The Moplah Rebellion (also called Mappilah revolt) is a contentious episode of India’s colonial history. As 2021 is the centenary of the Moplah rebellion, controversy has erupted over the character of the riots. The topic is important both from prelims and mains point of view.
In news: Moplah rioters are not freedom fighters according to a recent report.
Placing it in syllabus: Rebellion
- What is the Moplah rebellion?
- Landowning structure in Malabar
- Khilafat- non cooperation movement effect on Moplah peasants
- Is moplah rebellion a communal riot or a national movement
Is moplah rebellion a communal riot or a national movement?
Though multiple factors like economic distress, anger against foreign rule and the tenancy laws contributed to the movement, in true nature it was an agrarian revolt that simultaneously took on the garb of anti-colonialism and religious fanaticism.
Modern historians tend to treat the revolts as religious outbreaks or expressions of agrarian discontent. People of secular and nationalist persuasions see it as a major instance of resistance to British colonial rule. But people of the Hindutva persuasion portray it as ingrained Muslim hatred against Hindus.
A report submitted to the Indian Council of Historical Research (ICHR) in 2016 had recommended the delisting of Wagon Tragedy victims and Malabar Rebellion leaders from a book on martyrs of India’s freedom struggle. The report had sought the removal of names of 387 ‘Moplah rioters’ from the list.
The review report noted that almost all the Moplah outrages were communal. They were against the Hindu society and done out of sheer intolerance. The British convicted the rioters after proper trial. These dead were never recognised as freedom fighters elsewhere.
What is the Moplah rebellion?
- The Malabar rebellion in 1921 started as resistance against the British colonial rule, the prevailing feudal system, and in favour of the Khilafat Movement in South Malabar.
- However it ended in communal violence against Hindus.
- A series of clashes took place between the Mappila peasantry and their landlords, supported by the British, throughout the 19th and early 20th centuries.
- The Mappilas attacked and took control of police stations, British government offices, courts and government treasuries.
- Sometimes Nambudiris, Nairs and Thiyyas also acted as leaders in many parts of Valluvanad of Malabar region.
Landowning structure in Malabar:
- The pre-British relations between landlords and tenants were based on a code that provided the tenants a decent share of the produce.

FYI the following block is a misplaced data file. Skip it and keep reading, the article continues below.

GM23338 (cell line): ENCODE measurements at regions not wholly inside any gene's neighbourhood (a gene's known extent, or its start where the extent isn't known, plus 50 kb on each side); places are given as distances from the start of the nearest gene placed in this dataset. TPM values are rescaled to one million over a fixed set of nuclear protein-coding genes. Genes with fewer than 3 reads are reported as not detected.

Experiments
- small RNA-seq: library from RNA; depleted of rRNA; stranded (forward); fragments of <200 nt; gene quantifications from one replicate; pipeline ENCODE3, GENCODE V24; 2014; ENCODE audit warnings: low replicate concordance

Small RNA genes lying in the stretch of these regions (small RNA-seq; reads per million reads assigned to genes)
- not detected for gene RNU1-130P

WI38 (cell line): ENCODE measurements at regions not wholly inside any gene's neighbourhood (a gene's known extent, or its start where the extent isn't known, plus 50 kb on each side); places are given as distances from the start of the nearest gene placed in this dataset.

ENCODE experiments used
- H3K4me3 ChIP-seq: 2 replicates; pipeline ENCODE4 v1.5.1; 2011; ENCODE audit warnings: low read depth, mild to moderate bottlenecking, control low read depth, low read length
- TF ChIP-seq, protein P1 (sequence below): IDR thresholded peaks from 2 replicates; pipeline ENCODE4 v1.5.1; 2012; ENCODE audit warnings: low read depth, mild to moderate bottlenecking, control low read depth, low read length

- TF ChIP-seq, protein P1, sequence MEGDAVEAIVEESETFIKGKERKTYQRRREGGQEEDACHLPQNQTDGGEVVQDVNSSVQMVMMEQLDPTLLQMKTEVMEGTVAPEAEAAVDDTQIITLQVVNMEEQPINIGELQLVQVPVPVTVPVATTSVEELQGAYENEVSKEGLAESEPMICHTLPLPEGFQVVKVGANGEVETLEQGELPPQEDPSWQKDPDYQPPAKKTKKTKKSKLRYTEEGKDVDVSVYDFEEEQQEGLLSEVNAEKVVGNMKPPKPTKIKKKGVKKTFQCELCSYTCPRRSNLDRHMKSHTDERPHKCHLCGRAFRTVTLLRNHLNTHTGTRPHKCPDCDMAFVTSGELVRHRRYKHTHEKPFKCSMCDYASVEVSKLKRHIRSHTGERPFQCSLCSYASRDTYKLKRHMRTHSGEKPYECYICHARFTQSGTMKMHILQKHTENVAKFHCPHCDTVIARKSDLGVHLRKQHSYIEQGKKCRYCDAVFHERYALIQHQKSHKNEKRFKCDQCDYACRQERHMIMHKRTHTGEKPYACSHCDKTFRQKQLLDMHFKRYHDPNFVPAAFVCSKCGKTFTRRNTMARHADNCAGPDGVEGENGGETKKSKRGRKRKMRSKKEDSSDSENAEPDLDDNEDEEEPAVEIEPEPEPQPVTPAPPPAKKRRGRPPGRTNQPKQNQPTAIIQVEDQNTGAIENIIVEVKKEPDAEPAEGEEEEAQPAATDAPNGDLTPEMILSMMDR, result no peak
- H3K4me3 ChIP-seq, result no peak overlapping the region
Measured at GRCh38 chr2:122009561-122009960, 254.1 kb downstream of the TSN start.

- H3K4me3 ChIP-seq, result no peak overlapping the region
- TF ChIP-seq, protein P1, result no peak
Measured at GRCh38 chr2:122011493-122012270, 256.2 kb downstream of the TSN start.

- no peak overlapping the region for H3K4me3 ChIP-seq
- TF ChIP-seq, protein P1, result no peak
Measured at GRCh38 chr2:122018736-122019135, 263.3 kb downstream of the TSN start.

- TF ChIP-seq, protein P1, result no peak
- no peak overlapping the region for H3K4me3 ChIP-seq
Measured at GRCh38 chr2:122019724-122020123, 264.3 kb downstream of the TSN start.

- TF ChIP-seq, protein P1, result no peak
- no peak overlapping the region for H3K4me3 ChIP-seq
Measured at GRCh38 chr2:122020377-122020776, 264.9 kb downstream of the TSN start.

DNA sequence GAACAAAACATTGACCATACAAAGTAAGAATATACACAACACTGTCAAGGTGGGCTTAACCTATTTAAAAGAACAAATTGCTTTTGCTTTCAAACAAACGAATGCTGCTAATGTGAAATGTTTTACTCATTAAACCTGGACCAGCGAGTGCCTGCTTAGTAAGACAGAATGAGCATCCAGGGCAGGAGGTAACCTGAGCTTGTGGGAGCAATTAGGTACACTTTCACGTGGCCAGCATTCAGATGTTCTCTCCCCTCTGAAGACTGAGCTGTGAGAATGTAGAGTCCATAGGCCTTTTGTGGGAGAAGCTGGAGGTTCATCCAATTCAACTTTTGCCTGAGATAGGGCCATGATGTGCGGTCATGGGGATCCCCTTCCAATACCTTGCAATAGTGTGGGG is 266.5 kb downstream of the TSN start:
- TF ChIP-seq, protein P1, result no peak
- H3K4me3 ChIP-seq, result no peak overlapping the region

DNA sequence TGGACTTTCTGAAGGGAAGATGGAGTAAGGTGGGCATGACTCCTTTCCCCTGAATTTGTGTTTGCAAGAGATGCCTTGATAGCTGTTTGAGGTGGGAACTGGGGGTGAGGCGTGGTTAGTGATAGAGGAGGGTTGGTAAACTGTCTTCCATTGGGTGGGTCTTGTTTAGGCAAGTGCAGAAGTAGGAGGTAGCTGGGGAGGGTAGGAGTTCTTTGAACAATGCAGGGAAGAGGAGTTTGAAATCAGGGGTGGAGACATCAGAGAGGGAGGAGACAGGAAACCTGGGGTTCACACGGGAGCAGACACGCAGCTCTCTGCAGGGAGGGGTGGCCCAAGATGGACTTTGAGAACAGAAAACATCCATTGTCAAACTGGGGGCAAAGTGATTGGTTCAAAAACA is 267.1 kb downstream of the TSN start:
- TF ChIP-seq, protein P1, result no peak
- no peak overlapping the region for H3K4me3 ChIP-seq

- Malabar’s agricultural system was historically based on a hierarchy of privileges, rights and obligations for all principal social groups described as a joint proprietorship of each of the principal land right holders.
- The Jenmi, consisting mainly of the Namboothiri Brahmins and Nair chieftains were the highest level of the hierarchy and a class of people given hereditary land grants by the Naduvazhis or rulers.
- As the jenmis could neither cultivate nor supervise the land due to their ritual status as priests, they provided a grant of kanam to a kanakkaran in return for a fixed share of the crops produced.
- The Verumpattakkarar generally Thiyya and Mappila classes cultivated the land but were also its part-proprietors under the kanakkarar.
- These classes were given a Verum Pattam (Simple Lease) of the land that was typically valid for one year and they were also entitled to one-third or an equal share of the net produce.
- The system ensured that no Jenmi could evict tenants under him except for non-payment of rent.
- This land tenure system was generally referred to as the janmi-kana-maryada (customary practices).
Khilafat- non cooperation movement effect on Moplah peasants:
The immediate trigger of the Mappila uprising was the Non-Cooperation Movement launched by the Congress in 1920 in tandem with the Khilafat agitation.
The British had introduced new tenancy laws that tremendously favoured the landlords and instituted a far more exploitative system than before. The new laws deprived the peasants of all guaranteed rights to the land and its produce and in effect rendered them landless.
In Malabar Congress many of the leaders were Nairs who formed an intermediate grouping of well-off peasants with their own economic and social grudges against the Namboodiri landlords but largely unsympathetic to the economic travails of the Mapillahs.
The anti-British sentiment fuelled by these agitations found fertile ground among the Muslim Mapillahs living in economic misery mainly due to British policies.
The fiery speeches by Muslim religious leaders added to the religious fervour of desperate peasantry and fuelled their ire against the British and the Hindu landlords. This led to the atrocities committed by a segment of the mobilised Mapillahs against Hindus regardless of caste.